Chris Farrell
Chris Farrell - 
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Scott Jagow: Wall Street is now paying a price for backing risky mortgages. Investment banks like Bear Stearns are taking a big hit. This week, Wall Street was hoping the Federal Reserve would come to the rescue. Start lowering interest rates, help steady the up and down markets.But the Fed didn't touch interest rates. It wasn't really very sympathetic. No, the Fed was more worried about inflation than the subprime mess. Our economics correspondent Chris Farrell joins us. Chris, what'd you think of the Fed's response?

Chris Farrell: Well my initial reaction was what planet is the Fed from? They're worried about inflation for the past four months, the inflation numbers have been coming down, I mean come on, what are they talking about, inflation? What inflation? But then I settled down. I thought, y'know, I actually kinda like this Ben Squeeze. I think this is the Ben Squeeze.

Jagow: Ben Bernanke Squeeze?

Farrell: Ben Bernanke Squeeze. And what he's doing is he's saying 'you know what, Bear Stearns? You're an investment bank. You guys made millions and millions of dollars last year. I'm not gonna bail you out. I'm not gonna bail out Wall Street.'

Jagow: Hmm. So you think the Fed is taking a stand here instead of caving into Wall Street pressure and lowering interest rates and making things all better?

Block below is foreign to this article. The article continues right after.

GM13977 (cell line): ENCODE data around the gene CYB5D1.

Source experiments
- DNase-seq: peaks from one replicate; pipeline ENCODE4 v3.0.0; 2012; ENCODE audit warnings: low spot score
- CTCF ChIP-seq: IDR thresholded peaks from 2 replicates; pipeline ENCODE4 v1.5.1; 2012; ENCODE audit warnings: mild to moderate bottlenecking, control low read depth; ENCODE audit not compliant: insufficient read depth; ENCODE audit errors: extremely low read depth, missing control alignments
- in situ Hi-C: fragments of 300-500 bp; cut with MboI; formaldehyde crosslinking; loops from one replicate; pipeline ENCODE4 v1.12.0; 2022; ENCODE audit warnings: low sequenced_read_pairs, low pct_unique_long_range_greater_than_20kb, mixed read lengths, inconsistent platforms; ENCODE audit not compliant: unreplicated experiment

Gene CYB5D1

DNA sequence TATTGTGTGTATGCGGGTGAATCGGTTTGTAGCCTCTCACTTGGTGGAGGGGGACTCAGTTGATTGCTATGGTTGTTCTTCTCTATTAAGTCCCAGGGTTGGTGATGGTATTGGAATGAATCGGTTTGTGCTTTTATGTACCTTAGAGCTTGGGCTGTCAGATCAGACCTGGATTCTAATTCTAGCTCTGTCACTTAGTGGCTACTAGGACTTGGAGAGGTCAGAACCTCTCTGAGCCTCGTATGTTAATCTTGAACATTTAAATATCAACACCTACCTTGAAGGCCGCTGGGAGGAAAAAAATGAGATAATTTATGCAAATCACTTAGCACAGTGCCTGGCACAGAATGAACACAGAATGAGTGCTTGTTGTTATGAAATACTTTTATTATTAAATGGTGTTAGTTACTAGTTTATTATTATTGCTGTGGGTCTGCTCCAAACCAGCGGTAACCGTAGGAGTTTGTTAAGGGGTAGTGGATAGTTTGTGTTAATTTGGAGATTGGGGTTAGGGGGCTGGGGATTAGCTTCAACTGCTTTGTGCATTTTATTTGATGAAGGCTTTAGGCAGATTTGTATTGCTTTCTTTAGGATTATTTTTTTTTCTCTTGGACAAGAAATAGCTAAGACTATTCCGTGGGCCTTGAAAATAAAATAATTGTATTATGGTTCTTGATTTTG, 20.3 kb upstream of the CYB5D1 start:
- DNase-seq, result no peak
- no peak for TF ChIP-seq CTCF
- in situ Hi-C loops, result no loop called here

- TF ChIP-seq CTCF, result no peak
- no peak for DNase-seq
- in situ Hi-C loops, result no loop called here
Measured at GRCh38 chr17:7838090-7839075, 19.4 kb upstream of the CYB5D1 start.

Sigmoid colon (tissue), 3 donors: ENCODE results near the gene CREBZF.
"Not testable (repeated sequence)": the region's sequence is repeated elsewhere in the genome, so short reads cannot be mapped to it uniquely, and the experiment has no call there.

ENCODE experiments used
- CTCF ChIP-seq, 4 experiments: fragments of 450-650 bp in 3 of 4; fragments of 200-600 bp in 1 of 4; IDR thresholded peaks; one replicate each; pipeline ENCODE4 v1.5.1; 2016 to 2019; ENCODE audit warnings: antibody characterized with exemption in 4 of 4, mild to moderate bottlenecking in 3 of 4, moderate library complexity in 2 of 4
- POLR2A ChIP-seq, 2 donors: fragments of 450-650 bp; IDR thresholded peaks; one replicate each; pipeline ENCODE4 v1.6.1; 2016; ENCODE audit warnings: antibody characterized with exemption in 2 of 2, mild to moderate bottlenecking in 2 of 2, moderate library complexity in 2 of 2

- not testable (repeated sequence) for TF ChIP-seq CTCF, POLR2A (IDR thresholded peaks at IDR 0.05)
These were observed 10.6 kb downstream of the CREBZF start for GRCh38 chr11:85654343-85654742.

Farrell: And you know I think that what the fed is simply saying is, you know, we've gone through this long period for time where investment bankers made all this money ignoring risk and we had all this cheap money out there. Well now you know the bill's coming due, and um, you believe in markets? You believe in free markets? Hey the Fed believes in free markets.

Jagow: But Chris, while the courage of the Fed here is admirable let's say, can the Fed really afford to back off this much and let the markets crumble?

Farrell: I think so and for two reasons. The first reason: Corporate balance sheets are very strong. Companies have a lot of cash. So that's one safety valve. The other safety valve is the global economy. The global economy is growing strong. If you look at the recent earnings season we went through Scott, corporate earnings of the Standard & Poor's 500 companies, they were decent, matter of fact, decent to good. But the reason why they were decent to good is not what was going on here in the U.S., it's because what was happening overseas and the sales that they were making overseas. So I think that those two factors are giving the Fed a little bit of confidence to stand firm. This nonsense about inflation, I mean basically it's all nonsense. I think they just can't say what they're really doing which is let's let the market work, lenders had gotten too careless so we're gonna sit back and we're gonna just let some of these loans go bad, we're gonna let some people go belly up and we don't think the credit squeeze will turn into a credit crunch.

Jagow: All right, our economics correspondent Chris Farrell.

Farrell: Thanks a lot.